WSU Notes: ‘Nooksack Nasty’ quietly moves up

IN ONE OF THE quietest moves up the depth chart we can remember, third-year sophomore B.J. Salmonson is listed, for the second-straight week, as Washington State's backup center behind Riley Sorenson.

Salmonson's move up is notable for two reasons.

One, because Sam Flor, who pushed Sorenson hard for the starter's job a year ago and made two starts last season, is still knocking heads, and Carlos Freeman appeared to be staking a claim at center in the spring and again in August workouts.

In addition, starting right guard Eduardo Middleton has seen some practice time at center, so if Sorenson got dinged up there's a chance Middleton would step in at center before Salmonson or anyone else.

WSU's sports information department says all four of those guys remain in the mix behind Sorenson, but that Salmonson has held a slight edge in reps the last two weeks.

Which brings us to the second reason why Salmonson's name on the depth chart is so notable: Since signing with WSU in 2012 out of tiny Nooksack Valley High, then grayshirting and then redshirting, his name has rarely entered the O-line conversation at WSU.

Now 30 pounds heavier than he was as a Class 1A All-State lineman on both sides of the ball, the time to bulk up and to adjust from single-A ball to the Pac-12 no doubt has been beneficial to him and the Cougars' depth. Salmonson is listed on this week’s release at 6-4, 295 pounds.

His rise may not be surprising to those who follow the program closely. In a June 2012 story on Cougfan.com, WSU offensive line coach Clay McGuire said Salmonson was tough and aggressive, but "small school guys typically play everything in high school" so they're well rounded athletically but sometimes behind in the weight room because they don't focus on one sport." They're usually just as good (as the rest), he concluded.

MEANWHILE, WSU WIDEOUT Dom Williams is on the verge of catching Mike Levenseller for No. 10 on WSU's career receiving list and Hugh Campbell for No. 3 on the career TD receptions list.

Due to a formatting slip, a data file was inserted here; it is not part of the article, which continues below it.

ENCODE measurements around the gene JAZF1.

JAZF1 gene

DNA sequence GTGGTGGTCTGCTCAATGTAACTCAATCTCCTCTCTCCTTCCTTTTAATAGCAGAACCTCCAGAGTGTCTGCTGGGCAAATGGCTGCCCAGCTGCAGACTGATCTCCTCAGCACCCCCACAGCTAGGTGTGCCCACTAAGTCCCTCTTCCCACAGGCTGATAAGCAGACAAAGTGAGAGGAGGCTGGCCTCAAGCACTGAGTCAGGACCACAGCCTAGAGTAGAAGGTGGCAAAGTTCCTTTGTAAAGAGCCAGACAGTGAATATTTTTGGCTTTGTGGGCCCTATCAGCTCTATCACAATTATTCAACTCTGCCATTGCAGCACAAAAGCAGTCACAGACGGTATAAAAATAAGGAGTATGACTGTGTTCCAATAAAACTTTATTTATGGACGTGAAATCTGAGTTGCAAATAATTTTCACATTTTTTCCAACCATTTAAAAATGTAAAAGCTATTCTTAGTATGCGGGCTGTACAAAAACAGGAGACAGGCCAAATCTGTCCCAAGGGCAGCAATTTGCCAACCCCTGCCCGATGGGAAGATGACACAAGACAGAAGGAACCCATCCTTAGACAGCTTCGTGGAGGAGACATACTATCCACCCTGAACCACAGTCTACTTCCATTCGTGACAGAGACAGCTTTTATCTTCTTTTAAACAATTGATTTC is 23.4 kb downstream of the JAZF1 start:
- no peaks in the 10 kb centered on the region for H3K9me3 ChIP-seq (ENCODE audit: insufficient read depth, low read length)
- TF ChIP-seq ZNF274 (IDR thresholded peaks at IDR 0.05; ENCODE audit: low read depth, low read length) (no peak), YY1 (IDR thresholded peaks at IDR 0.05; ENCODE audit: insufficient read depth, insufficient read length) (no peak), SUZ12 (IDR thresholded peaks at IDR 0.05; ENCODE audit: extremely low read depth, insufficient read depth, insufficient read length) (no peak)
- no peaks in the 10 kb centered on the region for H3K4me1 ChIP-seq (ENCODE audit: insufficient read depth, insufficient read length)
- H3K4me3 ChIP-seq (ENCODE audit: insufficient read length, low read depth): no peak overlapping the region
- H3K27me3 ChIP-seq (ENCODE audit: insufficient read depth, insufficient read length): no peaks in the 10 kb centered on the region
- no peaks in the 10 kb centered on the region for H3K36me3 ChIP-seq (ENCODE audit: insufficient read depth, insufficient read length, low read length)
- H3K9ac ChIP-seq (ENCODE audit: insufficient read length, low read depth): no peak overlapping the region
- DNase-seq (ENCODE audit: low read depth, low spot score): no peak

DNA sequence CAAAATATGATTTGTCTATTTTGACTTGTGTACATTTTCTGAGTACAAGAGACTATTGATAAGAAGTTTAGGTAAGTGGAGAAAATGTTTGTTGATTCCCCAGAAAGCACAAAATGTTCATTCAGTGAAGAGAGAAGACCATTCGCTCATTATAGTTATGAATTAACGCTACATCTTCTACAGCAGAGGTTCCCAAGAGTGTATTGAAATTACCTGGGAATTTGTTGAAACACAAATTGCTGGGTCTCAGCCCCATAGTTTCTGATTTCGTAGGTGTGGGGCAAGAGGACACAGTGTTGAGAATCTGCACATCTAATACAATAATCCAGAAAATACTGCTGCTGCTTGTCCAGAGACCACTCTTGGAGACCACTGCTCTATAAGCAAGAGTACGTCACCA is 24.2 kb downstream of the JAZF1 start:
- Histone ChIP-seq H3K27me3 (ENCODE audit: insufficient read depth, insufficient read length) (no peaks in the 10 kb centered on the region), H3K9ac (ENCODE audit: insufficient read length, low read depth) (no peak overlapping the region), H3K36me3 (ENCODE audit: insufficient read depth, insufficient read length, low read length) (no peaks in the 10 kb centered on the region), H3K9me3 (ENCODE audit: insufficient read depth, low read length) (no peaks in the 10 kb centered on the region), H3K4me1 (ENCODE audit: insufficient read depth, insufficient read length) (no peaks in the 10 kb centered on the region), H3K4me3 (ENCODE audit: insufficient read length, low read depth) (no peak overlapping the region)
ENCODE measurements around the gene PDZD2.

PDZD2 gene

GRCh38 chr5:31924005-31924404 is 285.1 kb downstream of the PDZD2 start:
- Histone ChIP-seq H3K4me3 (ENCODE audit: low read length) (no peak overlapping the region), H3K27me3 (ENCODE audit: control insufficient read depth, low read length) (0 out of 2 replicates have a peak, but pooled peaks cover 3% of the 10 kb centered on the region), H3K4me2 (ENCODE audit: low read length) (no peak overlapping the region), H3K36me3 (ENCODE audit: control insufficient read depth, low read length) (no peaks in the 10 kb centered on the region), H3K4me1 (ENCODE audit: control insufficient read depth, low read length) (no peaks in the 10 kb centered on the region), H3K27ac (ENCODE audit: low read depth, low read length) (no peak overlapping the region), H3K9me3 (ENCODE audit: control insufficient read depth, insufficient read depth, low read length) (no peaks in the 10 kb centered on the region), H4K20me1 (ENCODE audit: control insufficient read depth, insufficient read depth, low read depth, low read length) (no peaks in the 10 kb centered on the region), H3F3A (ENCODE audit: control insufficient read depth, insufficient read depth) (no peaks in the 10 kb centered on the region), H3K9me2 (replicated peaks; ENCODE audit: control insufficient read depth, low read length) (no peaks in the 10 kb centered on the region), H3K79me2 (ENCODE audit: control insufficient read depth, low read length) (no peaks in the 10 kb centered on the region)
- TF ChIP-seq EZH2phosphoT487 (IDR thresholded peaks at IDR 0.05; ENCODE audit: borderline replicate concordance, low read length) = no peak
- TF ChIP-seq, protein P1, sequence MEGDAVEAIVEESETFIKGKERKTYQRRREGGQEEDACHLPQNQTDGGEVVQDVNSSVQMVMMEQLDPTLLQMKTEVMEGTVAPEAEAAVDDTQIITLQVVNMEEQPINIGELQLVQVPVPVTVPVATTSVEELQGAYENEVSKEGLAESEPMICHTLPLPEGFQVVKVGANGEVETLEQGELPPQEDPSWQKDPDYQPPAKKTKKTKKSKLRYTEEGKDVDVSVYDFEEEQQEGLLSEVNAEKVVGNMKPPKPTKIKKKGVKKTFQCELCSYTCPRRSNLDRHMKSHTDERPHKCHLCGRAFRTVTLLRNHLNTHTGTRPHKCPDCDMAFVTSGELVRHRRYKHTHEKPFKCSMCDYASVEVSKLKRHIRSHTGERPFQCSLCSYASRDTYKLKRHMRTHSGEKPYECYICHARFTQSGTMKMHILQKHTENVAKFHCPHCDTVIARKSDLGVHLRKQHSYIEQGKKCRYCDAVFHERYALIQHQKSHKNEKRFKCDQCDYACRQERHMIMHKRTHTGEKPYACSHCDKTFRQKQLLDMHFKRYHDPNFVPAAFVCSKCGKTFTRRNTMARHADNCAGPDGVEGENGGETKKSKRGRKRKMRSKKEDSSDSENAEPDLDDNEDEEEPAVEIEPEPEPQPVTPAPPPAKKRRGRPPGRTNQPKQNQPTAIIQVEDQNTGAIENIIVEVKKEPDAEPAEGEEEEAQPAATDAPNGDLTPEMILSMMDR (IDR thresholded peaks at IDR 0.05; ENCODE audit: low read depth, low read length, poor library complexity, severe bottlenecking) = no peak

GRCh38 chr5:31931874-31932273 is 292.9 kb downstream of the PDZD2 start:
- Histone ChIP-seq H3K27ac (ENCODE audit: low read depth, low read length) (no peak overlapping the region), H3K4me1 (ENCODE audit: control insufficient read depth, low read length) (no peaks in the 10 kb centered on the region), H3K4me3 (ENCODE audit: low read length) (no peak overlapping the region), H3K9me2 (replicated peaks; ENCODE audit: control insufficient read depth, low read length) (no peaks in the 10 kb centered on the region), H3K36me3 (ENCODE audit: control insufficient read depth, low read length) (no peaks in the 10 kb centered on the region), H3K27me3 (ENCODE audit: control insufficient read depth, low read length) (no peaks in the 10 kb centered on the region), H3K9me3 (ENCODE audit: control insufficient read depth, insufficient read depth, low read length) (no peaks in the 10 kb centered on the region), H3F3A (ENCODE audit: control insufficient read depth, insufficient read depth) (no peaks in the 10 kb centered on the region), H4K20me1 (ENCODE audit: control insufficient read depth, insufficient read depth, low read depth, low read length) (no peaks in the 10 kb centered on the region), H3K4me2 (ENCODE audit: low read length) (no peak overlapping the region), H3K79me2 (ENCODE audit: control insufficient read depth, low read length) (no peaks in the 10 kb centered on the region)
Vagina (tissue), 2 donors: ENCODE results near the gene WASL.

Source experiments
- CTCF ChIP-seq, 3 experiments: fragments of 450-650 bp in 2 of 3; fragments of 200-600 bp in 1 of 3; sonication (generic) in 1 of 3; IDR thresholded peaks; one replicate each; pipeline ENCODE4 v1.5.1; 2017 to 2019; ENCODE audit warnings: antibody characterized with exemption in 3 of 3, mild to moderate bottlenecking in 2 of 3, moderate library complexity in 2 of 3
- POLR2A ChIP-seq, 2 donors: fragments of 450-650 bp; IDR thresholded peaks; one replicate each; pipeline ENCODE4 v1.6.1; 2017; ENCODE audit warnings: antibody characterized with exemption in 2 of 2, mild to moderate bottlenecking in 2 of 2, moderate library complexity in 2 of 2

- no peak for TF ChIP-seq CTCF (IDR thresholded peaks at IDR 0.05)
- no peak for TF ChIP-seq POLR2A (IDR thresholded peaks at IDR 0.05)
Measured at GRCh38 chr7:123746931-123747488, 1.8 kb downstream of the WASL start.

Williams has 1,935 receiving hashes, 116 yards behind Levenseller (2,051; 1975-77). Williams is also tied for fourth in the WSU record book with 19 TD grabs and has three to go to match Campbell's 22 (1960-62). (Marquess Wilson is second on the TD receptions list with 23, while Jason Hill had 32 TD receptions from 2003-05). Williams also owns six career 100-yard games, tied for 10th all-time in WSU history.

THE COUGS RUSHED FOR 104 yards against Portland State, the fifth 100-yard-game under Mike Leach and THE first since 2013, but it will be a surprise if there's a repeat at Rutgers on Saturday.

Rutgers kicked three defensive back starters off the team before the opener for off-field run ins with the law, several media outlets reported. So it’s thought Leach will have Luke Falk chuck it early and often, unlike the first half last week when Cougar running backs had 20 carries to Falk’s 24 pass attempts.

Walk on WR John Thompson caught three of those passes last week, matching his total from the previous two seasons.

SPEAKING OF FALK, WE, may have missed one or two along the way but we definitely charted three times last Saturday when he eschewed the shotgun and went under center. The results were middling. On the first, in the second WSU possession of the game, Falk passed 10-yards to Thompson, who made a nice adjustment. The second play under center was a loss of 1-yard on a Gerard Wicks carry on the Cougs' fourth drive, and the last one we charted was a fumbled snap that lost 2 yards on the sixth drive.

WSU AND THE BIG TEN don't face off very often. In the last 13 years, the Cougs have played Big Ten opponents just three times, losing all three -- a 25-7 decision at Ohio State in 2002, a 42-21 loss at Wisconsin in 2007 and the 41-38 setback to Rutgers in Seattle last season.

WSU owns a 13-23-1 record against Big Ten teams overall -- the last win came in the 2001 Sun Bowl (Purdue, 33-27). Leach isn’t all that familiar with the Big Ten either, he’s 1-3 against Big Ten teams over his career at WSU and Texas Tech.

THE PAC-12 NETWORKS this past Saturday listed Washington State as having the second-most Polynesian players in the Pac-12 (behind Utah). WSU has 15 players on the roster of Polynesian descent (the Pac-12 Network graphic listed 16 but it's actually 15, as WSU's weekly release states). Seven of those 15 players list a hometown in American Samoa.

WHEN THE COUGS HOST Wyoming next weekend, 25 new members will be inducted into WSU's Athletic Hall of Fame. Among the eight football notables are a pair of legendary defensive backs and running backs: Marcus Trufant and Lamont Thompson and Jerome Harrison and Steve Broussard.


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